Checking In On Celebrity Cannabis Projects

Now that well over 100 celebrity cannabis brands (comprising both THC/marijuana and CBD/hemp) have come on the market, a number of lifestyle, entertainment, cannabis-business, and other publications regularly publish lists of the top-selling and/or highest-quality celebrity brands available. A look at nearly two dozen of these lists that have been published recently yields a large and diverse sample size that—while by no means inclusive of every celebrity cannabis brand out there—gives some insights into celebrities’ strategies in this category:

  • Musicians are the celebrities most likely to be involved with a cannabis project, with more than half (53.5%) of all celebrity cannabis brands analyzed falling into this realm. Rappers account for 49.3% of all musicians involved (and 26.4% of the total), with musicians from all other genres accounting for the remaining 50.7% of musicians (and 27.1% of the total).
  • Aside from musicians, sports represents another active sector, with 22.5% of all celebrity deals analyzed tied to athletes across a variety of sports. Former basketball players are the most common and former National Football League players second, but many other sports are represented. The other major celebrity group involved consists of actors and comedians, accounting for 17.1% of celebrity cannabis deals studied, with comedic actors and comedians dominant. Celebrities outside of these major groups account for the remaining 6.9% of the sample. A few of the brands analyzed, 5.4%, are tied to celebrity estates.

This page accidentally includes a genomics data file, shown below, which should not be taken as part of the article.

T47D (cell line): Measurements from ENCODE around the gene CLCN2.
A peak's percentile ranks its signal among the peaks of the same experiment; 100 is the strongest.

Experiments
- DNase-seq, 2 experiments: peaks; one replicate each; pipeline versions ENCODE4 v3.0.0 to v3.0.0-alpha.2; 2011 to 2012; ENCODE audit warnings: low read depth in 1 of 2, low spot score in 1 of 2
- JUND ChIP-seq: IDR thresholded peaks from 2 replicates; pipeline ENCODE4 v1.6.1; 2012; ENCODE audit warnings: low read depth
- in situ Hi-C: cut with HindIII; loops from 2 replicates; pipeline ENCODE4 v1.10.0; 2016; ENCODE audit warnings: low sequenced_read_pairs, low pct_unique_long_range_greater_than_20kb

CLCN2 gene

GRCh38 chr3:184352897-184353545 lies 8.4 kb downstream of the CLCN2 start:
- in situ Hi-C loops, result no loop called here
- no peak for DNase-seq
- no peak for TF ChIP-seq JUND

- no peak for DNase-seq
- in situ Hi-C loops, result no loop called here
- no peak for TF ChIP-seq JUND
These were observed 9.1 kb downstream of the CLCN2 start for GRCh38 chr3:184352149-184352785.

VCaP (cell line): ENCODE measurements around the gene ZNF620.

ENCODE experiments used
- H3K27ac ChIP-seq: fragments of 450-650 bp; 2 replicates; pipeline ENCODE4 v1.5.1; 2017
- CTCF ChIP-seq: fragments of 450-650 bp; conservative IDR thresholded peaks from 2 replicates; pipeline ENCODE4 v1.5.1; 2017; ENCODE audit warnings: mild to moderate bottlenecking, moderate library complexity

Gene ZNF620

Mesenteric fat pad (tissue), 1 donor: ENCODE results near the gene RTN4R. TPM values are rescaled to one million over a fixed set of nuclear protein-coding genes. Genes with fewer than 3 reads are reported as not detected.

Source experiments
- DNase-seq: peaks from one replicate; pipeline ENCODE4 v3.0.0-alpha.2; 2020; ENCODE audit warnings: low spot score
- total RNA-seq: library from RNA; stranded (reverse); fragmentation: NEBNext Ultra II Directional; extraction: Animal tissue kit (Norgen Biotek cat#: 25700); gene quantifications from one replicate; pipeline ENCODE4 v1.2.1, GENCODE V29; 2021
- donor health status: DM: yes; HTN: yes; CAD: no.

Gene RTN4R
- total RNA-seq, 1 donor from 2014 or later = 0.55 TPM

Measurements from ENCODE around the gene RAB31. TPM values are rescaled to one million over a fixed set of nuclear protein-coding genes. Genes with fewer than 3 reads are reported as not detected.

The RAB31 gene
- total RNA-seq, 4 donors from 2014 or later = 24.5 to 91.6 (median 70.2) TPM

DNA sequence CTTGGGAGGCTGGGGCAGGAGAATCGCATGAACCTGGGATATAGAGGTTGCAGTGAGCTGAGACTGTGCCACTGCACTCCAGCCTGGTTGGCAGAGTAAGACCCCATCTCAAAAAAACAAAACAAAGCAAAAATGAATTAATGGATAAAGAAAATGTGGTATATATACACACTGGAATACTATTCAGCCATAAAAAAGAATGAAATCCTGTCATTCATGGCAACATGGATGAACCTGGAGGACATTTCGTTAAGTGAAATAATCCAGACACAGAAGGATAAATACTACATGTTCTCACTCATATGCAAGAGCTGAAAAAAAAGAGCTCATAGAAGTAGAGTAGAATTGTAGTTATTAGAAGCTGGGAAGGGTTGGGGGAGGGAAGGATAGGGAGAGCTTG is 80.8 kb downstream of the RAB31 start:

• Perhaps surprisingly given their greater level of controversy, marijuana buds and other THC-containing products (those that produce a high) account for the bulk of deals, with 64.8% of celebrities on the lists studied falling into this category. Rappers and musicians tend to go in this direction, but plenty of celebrities in the other sectors do as well. A quarter (25.0%) of the celebrities analyzed are involved in the CBD sector, while 10.2% are dipping their toes into both marijuana and CBD.
  • Of the cannabis initiatives considered in this analysis, 30.5% are marketed under a brand that is closely connected to the celebrities behind them, whether integrating their name or initials or one of their well-known songs, characters, or some other element clearly tied to them or their careers. More than half (50.4%), however, use names that are entirely separate from the celebrity. And 19.1% of the ventures studied retain the partner’s brand rather than utilizing a new brand name (celebrity-connected or not), mostly in cases where the celebrity’s involvement leans toward an endorsement or brand ambassadorship rather than a partnership or ownership/investment. Among the celebrities in the sample, 10.9% oversee multiple brands of cannabis.
  • Top brands in terms of quality and/or popularity—that is, the brands that hit the lists of top celebrity cannabis brands most often—include comedian Seth Rogan’s Houseplant; Snoop Dogg’s multiple brands, especially Leafs by Snoop; rapper Berner’s Cookies; actress Bella Thorne’s Forbidden Flowers; rapper Wiz Khalifa’s Khalifa Kush; comedian Tommy Chong’s Chong’s Choice; Jay Z’s Monogram; Mike Tyson’s Tyson 2.0; Willie Nelson’s Willie’s Reserve and Willie’s Remedy; Martha Stewart CBD; and Kristen Bell’s Happy Dance.

The next issue of Raugust Communications’ monthly e-newletter, coming out tomorrow (Tuesday, October 18) will discuss some additional data from this analysis, with a focus on the business models used to produce celebrity cannabis brands and their purpose or mission (e.g., health, recreation, skincare, and the like).

The newsletter will also include a look at what might be ahead for the licensing business this holiday season, based on forecasts from a range of analysts. If you are not yet a subscriber, you can sign up for this free publication here.

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